Geeking out: Patrick Rothfuss / by Josh Guess

So, for those of you paying attention, you know I'm a huge Fan of Patrick Rothfuss. He's the guy that wrote what I consider to be the best fantasy novel ever written, The Name of the Wind. It's also tied with To Kill a Mockingbird as my favorite book of all time. I've bought so many copies for people as gifts that I'm pretty sure I've paid off a good chunk of his mortgage.

I like him for more than just his writing, though his talent with words and story leaves me dumbfounded. A big part of why I became a fan of the man himself is because I started to follow his blog, and got to know him through his writing there. Adding to that, I was there and donated with him during his first Worldbuilders charity drive, an annual fundraiser for Heifer International. I'd never heard of Heifer before, and he introduced me to them. They're an amazing organization that provides long term solutions for food and commerce to people in need, both at home and abroad.

An author with a singular talent, a platform on the internet to converse with his fans that he used to be open and honest with them instead of just pushing his work, and a philanthropist who shares my concern for the well being of the less fortunate. Yes, that's the kind of guy I want to look up to.

Imagine the nerdgasm I had when I found out he was going to be a mere thirty miles away on Friday, March 11? His tour for The Wise Man's Fear was coming through Lexington. I had to be there. Simply no other option.

It took some effort, and working extra in trade, but I managed to get off work to go. My lovely wife went with me, and we met up with a friend (and made some new ones.) The event itself was pretty huge--some estimates put the crowd at about 400, though I think that might have been a bit of an overestimation. At least 200, maybe 300. Whatever the number, it was a lot of people to cram into Joseph-Beth. We had four first edition hardbacks of The Wise Man's Fear to get signed, and we were there for a very, very long time.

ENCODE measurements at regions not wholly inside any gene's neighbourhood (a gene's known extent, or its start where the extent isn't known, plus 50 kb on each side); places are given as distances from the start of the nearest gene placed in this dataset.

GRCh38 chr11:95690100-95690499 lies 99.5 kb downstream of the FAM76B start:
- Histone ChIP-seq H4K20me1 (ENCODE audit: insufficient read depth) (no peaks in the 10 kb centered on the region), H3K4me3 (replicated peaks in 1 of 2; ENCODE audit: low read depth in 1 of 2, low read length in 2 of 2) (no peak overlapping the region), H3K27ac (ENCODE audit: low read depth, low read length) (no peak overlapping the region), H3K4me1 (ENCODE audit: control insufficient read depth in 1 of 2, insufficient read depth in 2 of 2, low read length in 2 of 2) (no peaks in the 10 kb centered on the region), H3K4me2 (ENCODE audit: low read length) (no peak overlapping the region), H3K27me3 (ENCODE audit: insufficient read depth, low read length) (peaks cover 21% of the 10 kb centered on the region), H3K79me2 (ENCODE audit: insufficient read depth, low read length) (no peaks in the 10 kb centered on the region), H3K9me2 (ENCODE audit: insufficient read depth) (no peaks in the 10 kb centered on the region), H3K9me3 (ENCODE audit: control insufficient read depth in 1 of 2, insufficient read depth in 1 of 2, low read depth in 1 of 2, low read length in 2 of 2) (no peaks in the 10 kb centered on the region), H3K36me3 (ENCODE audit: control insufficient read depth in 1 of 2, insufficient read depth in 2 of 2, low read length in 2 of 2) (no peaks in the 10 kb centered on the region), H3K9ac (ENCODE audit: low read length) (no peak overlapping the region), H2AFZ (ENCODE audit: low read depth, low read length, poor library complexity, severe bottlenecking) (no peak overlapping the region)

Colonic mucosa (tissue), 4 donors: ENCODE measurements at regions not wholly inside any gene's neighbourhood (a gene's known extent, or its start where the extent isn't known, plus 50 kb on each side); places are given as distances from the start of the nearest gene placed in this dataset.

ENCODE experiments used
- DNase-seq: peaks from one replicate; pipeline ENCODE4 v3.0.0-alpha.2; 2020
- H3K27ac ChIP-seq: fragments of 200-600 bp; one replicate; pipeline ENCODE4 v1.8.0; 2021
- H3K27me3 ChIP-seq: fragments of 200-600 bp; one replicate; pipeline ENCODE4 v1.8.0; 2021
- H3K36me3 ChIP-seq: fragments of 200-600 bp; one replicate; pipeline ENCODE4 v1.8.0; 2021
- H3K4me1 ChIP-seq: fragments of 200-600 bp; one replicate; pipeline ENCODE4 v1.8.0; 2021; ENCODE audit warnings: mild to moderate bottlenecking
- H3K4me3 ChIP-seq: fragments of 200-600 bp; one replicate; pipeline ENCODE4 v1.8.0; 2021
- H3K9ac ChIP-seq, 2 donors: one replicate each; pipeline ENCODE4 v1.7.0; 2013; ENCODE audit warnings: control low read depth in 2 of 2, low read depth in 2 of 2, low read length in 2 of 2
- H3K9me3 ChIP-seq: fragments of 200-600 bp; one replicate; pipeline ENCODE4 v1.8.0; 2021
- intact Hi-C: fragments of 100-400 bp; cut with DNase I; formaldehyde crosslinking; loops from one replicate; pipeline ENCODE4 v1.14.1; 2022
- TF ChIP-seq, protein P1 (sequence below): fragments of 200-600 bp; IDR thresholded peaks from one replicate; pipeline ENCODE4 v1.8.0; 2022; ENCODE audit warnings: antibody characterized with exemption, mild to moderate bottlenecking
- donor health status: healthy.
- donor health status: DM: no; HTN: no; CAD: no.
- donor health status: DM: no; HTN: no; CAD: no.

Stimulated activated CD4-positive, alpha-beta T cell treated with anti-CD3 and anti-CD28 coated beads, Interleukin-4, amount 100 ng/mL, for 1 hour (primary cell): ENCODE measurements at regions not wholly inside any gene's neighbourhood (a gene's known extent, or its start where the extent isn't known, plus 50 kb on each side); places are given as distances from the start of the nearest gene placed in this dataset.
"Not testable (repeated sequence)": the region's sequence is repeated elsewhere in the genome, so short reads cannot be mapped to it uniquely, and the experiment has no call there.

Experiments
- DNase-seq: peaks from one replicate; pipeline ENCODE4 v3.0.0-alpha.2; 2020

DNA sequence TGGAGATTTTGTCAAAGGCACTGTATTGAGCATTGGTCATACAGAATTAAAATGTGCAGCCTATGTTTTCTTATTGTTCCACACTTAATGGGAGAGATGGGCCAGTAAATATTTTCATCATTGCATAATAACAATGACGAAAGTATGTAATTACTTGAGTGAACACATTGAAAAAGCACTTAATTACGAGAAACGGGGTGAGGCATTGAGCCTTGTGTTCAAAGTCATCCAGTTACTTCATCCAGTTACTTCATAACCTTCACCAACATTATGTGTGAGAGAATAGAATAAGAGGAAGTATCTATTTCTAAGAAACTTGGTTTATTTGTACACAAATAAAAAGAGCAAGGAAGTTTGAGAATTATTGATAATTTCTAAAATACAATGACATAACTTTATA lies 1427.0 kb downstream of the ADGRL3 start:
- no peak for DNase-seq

Mr. Rothfuss himself was an excellent and funny speaker. He told us hilarious stories about how weird it is for him to be treated like a rock star. He read a column from The College Survival Guide, which he wrote for ten years while attending (and then teaching) college in Wisconsin. He told us an adorable and really funny story about his son. He was comfortable with us, treated us with real respect, and in every way seemed happy to be there.

He also introduced the crowd to Jonathan Coulton, a geeky sinder-songwriter that he loves. He did this by singing, at the crowd's request, an acapella version of Coulton's "I Crush Everything", a sadly sweet song about a self-loathing giant squid.

Yes, you read that right. And he sang it well and loud, his voice was beautiful.

Here's a live version by Mr. Coulton.



In return, Mr. Rothfuss led us all in singing the first two verses of "You Are My Sunshine", and then pointed out that if you pay attention to the words, it's really not a happy song. I admit that I never really did, nor did I know the song apart from the chorus.

The best part for me was sitting with him, talking to him for that brief minute, and getting my picture taken. He knew who I was when I introduced myself (he and I have sent a couple emails back and forth, one of which he posted on his blog back in August, with a link to Living With the Dead in it) and damn it, he even gave me a chocolate-covered fortune cookie.

The best part, in the end, was that I got to see first hand the reality of the amazing success he's had, which he completely deserves. Being there with the huge crowd of people seemed to bring him real joy, and knowing that we were so rabid in our support of him seemed to wipe away some of the fatigue the grueling schedule of his book tour was grinding into him.

It felt a lot less like a book signing, and a lot more like hanging out with a friend. Patrick Rothfuss could have made a career as a public speaker, a comedian, a lecturer, his talent with a crowd is so good. Instead, he decided to teach, and write, and hope to become published, which he did. And then became a NYT #1 bestseller. So many other options that would have fit his talents, but he chose to tell stories.

I, for one, am thankful for that.

Joshua Guess (left) and Patrick Rothfuss, March 2011